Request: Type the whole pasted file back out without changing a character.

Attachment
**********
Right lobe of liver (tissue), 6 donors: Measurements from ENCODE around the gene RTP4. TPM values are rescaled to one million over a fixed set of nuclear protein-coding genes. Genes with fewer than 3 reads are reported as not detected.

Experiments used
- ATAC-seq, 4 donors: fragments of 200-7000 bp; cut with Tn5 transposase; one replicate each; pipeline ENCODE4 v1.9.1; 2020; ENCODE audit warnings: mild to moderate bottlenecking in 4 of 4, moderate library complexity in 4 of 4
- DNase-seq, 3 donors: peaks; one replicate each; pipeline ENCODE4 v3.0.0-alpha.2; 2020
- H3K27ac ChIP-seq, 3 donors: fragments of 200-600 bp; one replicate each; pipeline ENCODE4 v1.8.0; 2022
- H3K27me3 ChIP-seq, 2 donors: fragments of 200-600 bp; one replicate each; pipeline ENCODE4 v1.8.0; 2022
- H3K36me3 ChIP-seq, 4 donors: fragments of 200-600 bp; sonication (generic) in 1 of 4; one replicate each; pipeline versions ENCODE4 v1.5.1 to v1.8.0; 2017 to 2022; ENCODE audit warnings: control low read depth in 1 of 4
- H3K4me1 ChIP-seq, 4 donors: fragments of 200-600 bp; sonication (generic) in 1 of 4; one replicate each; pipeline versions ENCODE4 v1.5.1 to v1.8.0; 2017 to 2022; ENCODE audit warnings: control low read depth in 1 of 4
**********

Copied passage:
Right lobe of liver (tissue), 6 donors: Measurements from ENCODE around the gene RTP4. TPM values are rescaled to one million over a fixed set of nuclear protein-coding genes. Genes with fewer than 3 reads are reported as not detected.

Experiments used
- ATAC-seq, 4 donors: fragments of 200-7000 bp; cut with Tn5 transposase; one replicate each; pipeline ENCODE4 v1.9.1; 2020; ENCODE audit warnings: mild to moderate bottlenecking in 4 of 4, moderate library complexity in 4 of 4
- DNase-seq, 3 donors: peaks; one replicate each; pipeline ENCODE4 v3.0.0-alpha.2; 2020
- H3K27ac ChIP-seq, 3 donors: fragments of 200-600 bp; one replicate each; pipeline ENCODE4 v1.8.0; 2022
- H3K27me3 ChIP-seq, 2 donors: fragments of 200-600 bp; one replicate each; pipeline ENCODE4 v1.8.0; 2022
- H3K36me3 ChIP-seq, 4 donors: fragments of 200-600 bp; sonication (generic) in 1 of 4; one replicate each; pipeline versions ENCODE4 v1.5.1 to v1.8.0; 2017 to 2022; ENCODE audit warnings: control low read depth in 1 of 4
- H3K4me1 ChIP-seq, 4 donors: fragments of 200-600 bp; sonication (generic) in 1 of 4; one replicate each; pipeline versions ENCODE4 v1.5.1 to v1.8.0; 2017 to 2022; ENCODE audit warnings: control low read depth in 1 of 4